chapter  11
Islamic expansion
Pages 11

Phase 1 (11/632-114/733) Letter 48 of Isho’yahb III of Adiabene (pre-16/637) is a very early source, rich with information on the beginnings of Christian-Muslim dialogue. Hoyland notes that Muslims are not regarded by Isho’yahb as a “separate phenomenon” from Christianity, but are addressed primarily as a political power. However, interpreting this new political power through Christian filters, the patriarch records his first impressions:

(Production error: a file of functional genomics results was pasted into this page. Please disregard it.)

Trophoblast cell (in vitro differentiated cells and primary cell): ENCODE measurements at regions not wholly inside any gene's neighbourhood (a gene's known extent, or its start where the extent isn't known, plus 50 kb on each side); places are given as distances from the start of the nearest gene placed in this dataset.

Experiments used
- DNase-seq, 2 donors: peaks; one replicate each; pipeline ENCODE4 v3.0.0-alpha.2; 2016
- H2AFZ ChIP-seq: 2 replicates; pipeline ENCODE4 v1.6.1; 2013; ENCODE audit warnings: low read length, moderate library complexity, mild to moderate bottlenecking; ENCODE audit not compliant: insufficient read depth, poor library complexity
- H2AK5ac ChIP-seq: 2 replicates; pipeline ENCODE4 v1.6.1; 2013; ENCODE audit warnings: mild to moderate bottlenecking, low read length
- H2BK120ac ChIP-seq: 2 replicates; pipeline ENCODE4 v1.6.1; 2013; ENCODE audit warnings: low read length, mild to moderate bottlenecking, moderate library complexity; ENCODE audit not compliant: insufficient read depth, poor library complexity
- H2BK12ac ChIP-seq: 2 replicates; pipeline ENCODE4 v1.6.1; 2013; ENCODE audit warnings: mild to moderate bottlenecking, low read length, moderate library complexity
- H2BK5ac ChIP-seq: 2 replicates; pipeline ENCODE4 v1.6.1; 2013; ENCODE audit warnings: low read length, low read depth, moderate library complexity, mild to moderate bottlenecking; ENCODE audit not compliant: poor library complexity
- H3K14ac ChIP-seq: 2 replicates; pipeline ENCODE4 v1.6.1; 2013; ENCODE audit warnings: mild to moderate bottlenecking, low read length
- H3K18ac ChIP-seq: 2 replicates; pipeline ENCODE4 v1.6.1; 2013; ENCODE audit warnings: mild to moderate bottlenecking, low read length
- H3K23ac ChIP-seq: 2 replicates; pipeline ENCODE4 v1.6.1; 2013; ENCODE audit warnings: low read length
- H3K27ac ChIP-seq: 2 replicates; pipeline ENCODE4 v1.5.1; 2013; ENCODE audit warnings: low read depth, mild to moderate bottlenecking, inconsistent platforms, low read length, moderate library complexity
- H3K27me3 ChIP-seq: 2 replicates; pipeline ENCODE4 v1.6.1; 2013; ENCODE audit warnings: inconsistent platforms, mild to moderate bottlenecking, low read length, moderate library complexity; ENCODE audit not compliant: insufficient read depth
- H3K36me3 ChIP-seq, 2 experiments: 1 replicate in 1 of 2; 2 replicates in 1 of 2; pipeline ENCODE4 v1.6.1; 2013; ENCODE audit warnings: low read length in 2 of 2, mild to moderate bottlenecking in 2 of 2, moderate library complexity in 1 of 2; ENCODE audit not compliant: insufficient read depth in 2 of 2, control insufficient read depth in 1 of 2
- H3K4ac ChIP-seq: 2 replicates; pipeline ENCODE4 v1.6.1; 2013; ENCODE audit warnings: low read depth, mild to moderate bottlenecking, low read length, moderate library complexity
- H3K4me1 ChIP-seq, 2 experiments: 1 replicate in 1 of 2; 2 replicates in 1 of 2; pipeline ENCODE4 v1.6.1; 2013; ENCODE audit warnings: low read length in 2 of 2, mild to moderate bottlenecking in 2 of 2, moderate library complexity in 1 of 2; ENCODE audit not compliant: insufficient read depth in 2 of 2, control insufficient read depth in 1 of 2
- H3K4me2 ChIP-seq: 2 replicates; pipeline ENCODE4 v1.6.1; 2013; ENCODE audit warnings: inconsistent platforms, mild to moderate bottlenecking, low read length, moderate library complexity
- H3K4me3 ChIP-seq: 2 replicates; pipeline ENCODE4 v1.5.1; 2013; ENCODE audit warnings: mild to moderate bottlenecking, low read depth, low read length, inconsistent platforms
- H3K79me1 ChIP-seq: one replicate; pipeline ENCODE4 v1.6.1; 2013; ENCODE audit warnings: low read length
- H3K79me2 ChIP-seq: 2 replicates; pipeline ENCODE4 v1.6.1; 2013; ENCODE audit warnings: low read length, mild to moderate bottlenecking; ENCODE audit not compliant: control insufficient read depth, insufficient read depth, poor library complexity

As for the Arabs, whom God has at this time given rule (shltn) over the world, you know well how they act towards us. Not only do they not oppose Christianity, but they praise our faith, honour the priests and saints of our Lord, and give aid to the churches and monasteries.1